In Family Verbenaceae there are over 100 species from around North and South America.
C. spinosum, the type species, has many synonyms including Citharexylum fruticosum
and Citharexylum quadrangulare.
Fiddlewood grows as a shrub or a small semi-deciduous or evergreen tree up to 15 m.
The brown bark is fissured and the smaller branches are 4-angled.
There are sometimes spines.
The leaves can be opposite, alternate, in groups of 3’s or whorled.
The blades are up to around 20 cm long on petioles up to 3 cm long.
The petioles, and sometimes the lower midrib, are reddish-orange.
The blades can be ovate, obovate or elliptic to lanceolate.
The tip can be pointed or notched, the base is wedge-shaped and there are no teeth.
There are sometimes glands on the lower surface at the base of the blade.
There may be some hairs on either or both surfaces but mainly underneath.
Inflorescences are mostly terminal spikes, on stalks up to 5 cm long, with some axillary.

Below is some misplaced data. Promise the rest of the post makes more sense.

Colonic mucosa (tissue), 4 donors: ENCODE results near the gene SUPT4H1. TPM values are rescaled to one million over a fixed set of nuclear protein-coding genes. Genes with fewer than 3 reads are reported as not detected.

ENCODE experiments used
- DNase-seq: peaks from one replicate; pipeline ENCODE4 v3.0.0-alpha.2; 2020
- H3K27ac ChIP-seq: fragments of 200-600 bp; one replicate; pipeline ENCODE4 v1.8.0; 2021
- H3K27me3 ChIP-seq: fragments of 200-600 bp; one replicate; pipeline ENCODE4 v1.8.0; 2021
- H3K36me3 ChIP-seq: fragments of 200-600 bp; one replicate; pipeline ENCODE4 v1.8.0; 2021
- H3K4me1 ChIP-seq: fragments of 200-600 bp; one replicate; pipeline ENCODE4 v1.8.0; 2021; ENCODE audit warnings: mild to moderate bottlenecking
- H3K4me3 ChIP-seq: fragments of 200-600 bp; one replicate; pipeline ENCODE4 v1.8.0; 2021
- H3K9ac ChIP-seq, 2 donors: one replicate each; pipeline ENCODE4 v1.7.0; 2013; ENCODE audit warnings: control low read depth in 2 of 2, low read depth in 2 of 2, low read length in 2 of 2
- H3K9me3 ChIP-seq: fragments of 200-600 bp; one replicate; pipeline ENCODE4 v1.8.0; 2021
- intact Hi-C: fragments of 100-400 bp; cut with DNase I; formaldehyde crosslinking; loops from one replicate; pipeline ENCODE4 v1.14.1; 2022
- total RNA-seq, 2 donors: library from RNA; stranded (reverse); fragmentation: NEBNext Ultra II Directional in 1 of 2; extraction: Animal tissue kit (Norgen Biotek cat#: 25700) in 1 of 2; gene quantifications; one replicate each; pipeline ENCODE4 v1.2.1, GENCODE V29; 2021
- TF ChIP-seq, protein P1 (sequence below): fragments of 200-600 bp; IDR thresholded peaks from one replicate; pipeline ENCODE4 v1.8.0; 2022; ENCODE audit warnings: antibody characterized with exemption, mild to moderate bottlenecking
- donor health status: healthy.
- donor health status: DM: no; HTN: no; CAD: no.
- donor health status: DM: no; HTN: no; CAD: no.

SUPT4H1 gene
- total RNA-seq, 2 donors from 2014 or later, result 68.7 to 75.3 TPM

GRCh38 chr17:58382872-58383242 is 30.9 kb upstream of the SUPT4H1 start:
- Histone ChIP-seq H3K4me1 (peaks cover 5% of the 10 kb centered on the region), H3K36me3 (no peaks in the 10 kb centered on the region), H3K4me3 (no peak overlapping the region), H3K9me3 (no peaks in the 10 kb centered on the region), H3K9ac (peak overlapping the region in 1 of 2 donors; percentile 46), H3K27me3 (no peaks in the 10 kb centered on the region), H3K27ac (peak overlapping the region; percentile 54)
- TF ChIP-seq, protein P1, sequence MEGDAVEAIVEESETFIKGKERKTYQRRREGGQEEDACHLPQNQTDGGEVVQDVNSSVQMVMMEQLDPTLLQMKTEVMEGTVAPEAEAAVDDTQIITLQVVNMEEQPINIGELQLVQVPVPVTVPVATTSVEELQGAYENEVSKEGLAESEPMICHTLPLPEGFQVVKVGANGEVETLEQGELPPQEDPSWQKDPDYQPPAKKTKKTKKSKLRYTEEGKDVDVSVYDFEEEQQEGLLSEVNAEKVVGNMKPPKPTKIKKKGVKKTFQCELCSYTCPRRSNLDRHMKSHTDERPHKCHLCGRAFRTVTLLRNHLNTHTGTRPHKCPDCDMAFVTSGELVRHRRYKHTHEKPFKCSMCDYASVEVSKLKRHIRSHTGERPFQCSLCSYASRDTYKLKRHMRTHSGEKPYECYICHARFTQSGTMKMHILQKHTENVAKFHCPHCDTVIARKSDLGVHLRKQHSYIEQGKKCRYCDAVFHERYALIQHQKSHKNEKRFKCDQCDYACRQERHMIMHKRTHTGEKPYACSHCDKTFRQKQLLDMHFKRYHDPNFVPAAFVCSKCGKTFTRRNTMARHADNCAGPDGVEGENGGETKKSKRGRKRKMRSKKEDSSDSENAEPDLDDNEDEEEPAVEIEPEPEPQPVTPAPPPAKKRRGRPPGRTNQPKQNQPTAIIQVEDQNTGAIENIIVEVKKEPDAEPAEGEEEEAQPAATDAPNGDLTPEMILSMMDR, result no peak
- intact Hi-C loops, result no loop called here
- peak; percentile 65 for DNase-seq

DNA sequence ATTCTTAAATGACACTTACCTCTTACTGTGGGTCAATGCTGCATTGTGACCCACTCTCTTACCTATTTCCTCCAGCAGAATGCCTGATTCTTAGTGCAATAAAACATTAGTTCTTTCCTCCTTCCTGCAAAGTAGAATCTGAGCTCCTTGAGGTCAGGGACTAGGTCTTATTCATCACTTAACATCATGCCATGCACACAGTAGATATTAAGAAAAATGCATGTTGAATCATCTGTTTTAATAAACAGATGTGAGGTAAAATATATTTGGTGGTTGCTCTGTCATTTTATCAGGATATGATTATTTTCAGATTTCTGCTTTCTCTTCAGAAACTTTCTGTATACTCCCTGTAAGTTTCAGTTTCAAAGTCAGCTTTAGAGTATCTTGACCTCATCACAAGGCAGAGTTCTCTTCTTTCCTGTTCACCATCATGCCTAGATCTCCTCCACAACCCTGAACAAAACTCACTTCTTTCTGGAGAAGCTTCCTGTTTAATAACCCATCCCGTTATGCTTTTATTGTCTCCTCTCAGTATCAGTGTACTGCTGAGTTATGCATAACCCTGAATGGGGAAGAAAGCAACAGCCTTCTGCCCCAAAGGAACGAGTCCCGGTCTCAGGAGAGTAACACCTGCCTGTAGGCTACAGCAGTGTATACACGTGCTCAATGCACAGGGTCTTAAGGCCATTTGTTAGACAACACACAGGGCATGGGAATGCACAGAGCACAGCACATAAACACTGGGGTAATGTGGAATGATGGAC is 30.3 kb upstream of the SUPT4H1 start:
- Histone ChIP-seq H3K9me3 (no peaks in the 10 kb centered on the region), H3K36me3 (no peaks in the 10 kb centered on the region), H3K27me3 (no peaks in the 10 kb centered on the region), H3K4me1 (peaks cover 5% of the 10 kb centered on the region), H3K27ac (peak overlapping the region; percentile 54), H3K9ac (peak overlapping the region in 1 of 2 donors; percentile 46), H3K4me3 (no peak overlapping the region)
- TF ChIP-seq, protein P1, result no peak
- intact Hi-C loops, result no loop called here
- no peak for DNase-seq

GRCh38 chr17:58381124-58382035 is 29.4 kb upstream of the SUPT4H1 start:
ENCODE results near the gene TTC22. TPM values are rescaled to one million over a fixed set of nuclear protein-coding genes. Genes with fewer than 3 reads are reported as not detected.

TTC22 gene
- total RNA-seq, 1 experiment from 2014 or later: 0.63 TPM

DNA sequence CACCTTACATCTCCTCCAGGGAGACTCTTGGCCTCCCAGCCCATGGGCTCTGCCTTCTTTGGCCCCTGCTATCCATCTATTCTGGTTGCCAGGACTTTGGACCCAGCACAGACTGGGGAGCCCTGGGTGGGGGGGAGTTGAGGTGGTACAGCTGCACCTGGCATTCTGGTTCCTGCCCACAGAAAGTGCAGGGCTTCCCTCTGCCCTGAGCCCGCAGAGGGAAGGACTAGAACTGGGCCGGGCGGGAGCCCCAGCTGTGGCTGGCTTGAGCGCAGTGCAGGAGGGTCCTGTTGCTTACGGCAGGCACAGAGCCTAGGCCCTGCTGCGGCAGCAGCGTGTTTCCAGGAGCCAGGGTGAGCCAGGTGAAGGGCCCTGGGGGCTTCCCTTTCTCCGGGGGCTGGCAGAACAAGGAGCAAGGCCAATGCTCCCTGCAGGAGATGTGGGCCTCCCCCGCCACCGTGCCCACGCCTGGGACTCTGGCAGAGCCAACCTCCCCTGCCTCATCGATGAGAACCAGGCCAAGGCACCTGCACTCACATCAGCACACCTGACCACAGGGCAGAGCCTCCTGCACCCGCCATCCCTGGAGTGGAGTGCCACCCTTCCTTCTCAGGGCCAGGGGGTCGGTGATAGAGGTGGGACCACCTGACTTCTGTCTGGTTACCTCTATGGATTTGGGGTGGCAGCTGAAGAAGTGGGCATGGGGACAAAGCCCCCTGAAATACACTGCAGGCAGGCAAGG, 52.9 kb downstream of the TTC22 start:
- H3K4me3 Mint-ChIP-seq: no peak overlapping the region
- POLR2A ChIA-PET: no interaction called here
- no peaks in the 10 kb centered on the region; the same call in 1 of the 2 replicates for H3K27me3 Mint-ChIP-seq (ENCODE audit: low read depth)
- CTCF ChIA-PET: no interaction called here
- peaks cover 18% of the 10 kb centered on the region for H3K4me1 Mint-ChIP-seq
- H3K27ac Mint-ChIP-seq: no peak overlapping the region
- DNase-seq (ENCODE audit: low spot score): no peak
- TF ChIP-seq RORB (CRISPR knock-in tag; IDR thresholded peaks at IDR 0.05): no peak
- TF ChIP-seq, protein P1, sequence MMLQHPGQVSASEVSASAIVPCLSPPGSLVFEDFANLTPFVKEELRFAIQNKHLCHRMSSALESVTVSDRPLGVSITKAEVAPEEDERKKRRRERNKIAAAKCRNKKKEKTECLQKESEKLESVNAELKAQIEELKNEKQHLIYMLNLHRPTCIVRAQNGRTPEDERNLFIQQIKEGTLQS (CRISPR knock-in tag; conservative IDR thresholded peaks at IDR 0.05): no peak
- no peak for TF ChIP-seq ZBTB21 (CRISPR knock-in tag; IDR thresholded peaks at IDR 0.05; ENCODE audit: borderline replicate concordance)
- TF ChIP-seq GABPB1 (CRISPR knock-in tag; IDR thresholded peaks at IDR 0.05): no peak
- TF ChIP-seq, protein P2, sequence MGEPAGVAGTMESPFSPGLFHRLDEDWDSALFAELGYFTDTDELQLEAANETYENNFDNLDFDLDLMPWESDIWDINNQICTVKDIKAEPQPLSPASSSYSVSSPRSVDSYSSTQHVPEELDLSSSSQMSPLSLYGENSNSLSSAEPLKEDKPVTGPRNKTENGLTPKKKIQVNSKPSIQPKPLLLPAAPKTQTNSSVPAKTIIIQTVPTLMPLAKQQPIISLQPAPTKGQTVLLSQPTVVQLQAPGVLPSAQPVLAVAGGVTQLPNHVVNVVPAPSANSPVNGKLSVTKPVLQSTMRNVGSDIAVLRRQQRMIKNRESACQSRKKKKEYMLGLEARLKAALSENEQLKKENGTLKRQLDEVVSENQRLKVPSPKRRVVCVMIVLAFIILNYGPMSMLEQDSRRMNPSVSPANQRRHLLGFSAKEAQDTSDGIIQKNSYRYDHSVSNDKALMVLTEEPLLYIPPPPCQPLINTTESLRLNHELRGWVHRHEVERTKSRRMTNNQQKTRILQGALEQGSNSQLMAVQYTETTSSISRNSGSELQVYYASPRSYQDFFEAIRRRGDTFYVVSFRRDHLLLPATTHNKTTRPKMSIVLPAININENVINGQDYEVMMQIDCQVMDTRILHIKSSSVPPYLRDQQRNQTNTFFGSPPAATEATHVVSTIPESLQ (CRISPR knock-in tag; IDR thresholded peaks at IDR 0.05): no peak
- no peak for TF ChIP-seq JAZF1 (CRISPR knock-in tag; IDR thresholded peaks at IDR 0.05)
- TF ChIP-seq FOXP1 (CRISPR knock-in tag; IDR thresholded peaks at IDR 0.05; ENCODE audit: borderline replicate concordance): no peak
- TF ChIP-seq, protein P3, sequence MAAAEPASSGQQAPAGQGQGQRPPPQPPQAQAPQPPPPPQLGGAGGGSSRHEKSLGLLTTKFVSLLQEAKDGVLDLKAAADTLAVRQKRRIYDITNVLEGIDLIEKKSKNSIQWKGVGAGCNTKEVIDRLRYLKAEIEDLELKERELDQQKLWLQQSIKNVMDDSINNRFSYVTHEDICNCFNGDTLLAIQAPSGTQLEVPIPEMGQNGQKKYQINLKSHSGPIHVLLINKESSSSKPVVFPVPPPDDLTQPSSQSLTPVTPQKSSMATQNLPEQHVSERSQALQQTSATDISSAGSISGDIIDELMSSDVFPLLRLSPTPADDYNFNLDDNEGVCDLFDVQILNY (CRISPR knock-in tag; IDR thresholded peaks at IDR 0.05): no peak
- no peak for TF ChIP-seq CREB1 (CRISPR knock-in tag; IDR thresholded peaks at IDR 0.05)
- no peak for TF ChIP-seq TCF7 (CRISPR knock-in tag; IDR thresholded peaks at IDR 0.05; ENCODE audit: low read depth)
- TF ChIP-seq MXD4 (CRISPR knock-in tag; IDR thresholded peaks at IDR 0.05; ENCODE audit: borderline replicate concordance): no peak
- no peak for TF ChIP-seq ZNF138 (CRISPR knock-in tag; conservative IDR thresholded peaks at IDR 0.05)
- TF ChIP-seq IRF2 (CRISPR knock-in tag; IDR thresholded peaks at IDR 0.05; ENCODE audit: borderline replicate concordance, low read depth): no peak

Up to around 35 cm long they can be simple or branched and are often pendulous.
There are small hairy bracts.
The spikes are racemes with the lower flowers opening first.
The plants are dioecious with flowers that are functionally male or female on the same tree.
The calyx tube has a flat top or 5 small lobes on the rim.
It is a pale green and around 3 mm long.
The bases of the petals are fused into a narrow tube up to 6 mm long.
The 5 (4 – 6) unequal lobes spread outwards to form a corolla 1 cm across.
The petals are cream or white and may have a greenish, yellow or red tint.
There are hairs in the throat and much shorter ones on the inner surface of the lobes.
There are 4 (5 – 6) stamens that insert among the hairs near the top of the corolla tube.
They are commonly in 2 pairs of slightly different lengths with 1 or 2 staminodes.
The superior ovary of 2 carpels typically has 4 locules each with 1 ovule.
The stout style has a small, 2-lobed stigma.
The fruit are roughly spherical drupes up to 1 cm long with the calyx remaining at the base.
They mature from green to red then deep purple or black.